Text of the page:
Thought for the Day - Rev Dr Giles Fraser - 19/09/12
Is it an urban myth, or are there really people who object to having their photograph taken on religious grounds - are there exotic distant tribes who believe that photography steals their soul? Perhaps there are. But on a quick trawl through the internet the only person I could find making such a claim was the actress Kiera Knightly. "I'm not comfortable being photographed as myself" she said. "Australian Aborigines say that with every photo that is taken, a piece of your soul goes with it. And there are some days when I kind of believe that."
This surely cannot be true of all Aboriginal tribes. After all, I've seen loads of photographs of smiling Aborigines apparently perfectly happy to be photographed. Perhaps they have been paid to do it, I don't know. But my point is this: that it's just as much a concern for the secular west as it may be for those people who, one sometimes gets
the impression, are being laughed at for believing in some mystical hocus pocus.
Kiera Knightly is not doing this, of course. She knows the lens of the modern media has a way of objectifying a person, turning them into some sort of object of public consumption and titillation. Similarly, on Monday evening in a French court, a lawyer acting for the Royal Family argued that "The Duchess is a young woman and not an object"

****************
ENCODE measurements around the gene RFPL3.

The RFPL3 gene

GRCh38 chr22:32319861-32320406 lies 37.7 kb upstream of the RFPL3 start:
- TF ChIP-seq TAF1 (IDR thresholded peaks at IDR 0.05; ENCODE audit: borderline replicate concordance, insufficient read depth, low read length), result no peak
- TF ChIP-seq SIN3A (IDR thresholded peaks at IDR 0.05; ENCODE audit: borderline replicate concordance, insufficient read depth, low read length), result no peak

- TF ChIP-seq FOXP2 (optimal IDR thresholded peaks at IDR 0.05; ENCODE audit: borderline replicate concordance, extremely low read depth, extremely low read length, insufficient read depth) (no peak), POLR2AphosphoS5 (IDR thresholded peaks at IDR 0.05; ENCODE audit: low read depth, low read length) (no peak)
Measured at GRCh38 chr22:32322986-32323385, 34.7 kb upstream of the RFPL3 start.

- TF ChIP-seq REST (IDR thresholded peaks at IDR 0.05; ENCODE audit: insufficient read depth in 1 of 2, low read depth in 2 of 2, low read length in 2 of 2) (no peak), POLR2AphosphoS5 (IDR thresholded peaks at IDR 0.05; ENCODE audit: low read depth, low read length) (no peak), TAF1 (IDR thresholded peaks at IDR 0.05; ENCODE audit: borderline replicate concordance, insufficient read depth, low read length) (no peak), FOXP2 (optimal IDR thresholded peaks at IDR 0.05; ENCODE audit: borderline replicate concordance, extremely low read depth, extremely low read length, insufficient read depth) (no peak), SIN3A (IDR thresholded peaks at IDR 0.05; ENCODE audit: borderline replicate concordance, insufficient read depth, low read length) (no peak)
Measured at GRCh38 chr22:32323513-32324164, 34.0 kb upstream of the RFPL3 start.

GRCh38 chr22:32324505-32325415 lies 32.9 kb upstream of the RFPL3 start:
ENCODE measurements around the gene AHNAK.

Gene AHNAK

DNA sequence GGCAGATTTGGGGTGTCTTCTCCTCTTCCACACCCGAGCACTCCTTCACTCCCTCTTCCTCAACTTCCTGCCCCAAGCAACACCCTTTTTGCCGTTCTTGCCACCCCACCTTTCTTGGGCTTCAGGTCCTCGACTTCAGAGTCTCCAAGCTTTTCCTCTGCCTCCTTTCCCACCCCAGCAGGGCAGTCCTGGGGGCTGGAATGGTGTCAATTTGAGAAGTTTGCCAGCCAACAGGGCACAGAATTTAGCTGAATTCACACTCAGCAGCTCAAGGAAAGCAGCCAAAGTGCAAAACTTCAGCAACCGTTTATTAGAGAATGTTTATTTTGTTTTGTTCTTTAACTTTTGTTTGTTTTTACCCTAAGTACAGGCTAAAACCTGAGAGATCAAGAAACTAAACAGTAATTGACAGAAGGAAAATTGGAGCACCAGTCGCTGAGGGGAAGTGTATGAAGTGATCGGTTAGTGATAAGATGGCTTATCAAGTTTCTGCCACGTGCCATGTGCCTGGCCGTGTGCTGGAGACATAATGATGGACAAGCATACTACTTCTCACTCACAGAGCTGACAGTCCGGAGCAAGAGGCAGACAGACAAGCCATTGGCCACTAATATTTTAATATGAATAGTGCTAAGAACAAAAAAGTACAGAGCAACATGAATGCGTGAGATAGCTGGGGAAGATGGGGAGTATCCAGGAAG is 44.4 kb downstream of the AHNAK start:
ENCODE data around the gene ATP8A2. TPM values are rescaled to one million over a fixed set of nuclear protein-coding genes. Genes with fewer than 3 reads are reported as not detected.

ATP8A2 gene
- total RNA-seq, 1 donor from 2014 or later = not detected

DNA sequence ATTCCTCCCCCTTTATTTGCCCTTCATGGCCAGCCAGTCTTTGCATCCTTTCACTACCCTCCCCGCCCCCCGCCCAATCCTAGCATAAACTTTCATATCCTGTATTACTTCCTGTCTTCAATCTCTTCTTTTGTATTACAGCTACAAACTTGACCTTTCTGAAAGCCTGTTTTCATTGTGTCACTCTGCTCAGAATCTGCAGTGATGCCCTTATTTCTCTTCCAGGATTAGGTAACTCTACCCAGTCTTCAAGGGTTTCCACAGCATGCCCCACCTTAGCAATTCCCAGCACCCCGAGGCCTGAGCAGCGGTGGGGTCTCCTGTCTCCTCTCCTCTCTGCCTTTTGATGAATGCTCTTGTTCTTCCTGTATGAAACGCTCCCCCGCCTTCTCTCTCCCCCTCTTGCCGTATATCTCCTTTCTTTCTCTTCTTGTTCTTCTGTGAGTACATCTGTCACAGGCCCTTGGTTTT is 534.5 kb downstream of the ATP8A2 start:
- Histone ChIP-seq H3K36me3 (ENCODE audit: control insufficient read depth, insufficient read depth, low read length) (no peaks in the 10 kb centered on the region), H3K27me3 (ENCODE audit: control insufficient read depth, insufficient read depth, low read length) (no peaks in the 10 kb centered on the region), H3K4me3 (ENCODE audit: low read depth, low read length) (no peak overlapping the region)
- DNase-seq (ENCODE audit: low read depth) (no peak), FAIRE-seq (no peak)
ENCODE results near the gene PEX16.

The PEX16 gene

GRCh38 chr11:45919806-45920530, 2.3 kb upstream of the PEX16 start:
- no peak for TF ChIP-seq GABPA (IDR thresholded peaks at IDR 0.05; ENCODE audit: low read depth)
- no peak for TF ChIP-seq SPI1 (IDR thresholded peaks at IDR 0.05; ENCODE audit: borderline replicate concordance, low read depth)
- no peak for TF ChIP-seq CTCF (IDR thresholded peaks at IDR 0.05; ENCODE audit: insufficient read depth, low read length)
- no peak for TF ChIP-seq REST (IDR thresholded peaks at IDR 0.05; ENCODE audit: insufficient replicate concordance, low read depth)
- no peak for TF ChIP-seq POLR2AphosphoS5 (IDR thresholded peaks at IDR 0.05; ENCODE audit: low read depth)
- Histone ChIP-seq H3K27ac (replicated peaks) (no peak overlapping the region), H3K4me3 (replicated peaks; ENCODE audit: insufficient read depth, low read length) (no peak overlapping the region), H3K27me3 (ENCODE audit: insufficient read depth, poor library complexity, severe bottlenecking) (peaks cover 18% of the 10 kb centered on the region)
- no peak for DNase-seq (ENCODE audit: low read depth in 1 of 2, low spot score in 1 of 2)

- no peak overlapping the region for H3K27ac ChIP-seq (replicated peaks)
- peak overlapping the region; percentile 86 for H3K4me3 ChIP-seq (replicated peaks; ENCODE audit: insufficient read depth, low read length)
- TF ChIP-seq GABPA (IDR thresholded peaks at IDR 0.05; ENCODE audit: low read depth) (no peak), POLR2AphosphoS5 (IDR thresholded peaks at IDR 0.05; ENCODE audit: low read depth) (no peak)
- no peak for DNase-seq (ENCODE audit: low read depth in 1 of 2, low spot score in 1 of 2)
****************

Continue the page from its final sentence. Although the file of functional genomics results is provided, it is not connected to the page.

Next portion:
after she was snapped sunbathing topless with a telephoto lens. And yesterday, the court fined the French magazine Closer for publishing their picture without permission.
All of which makes wonder whether I do in fact believe a camera can take away parts of a person's soul. For what makes a human being special is their dignity, their inner worth. If you like, you can call this a person's soul. And this is indeed threatened if you treat a person as some sort of thing, as simply a tool for the objectifier's
purpose - whether it be it sexual or commercial objectification.
Some years ago I was visiting a terrible slum on the outskirts of Accra in Ghana. I leant out of the car window to take some pictures. The people whose photograph I was taking noticed what I was doing and angrily objected. Thinking about it more, they were right to. I was
treating them as examples of poverty, not as people in their own right. The big word for it is fungibility: the definition of which is a person or thing that's just as easily interchangeable with another of the same type. And this idea that we are all substitutable for another can happen just as readily at London's glamorous fashion week
as it can in the slums of Accra. No, we want to complain. I am not just a type. I am not just my body. I am not a thing. I am a human being whose representation cannot be owned or traded or giggled at or even sympathised with. No: to use religious language: I have a soul. And you are stealing a piece of it away.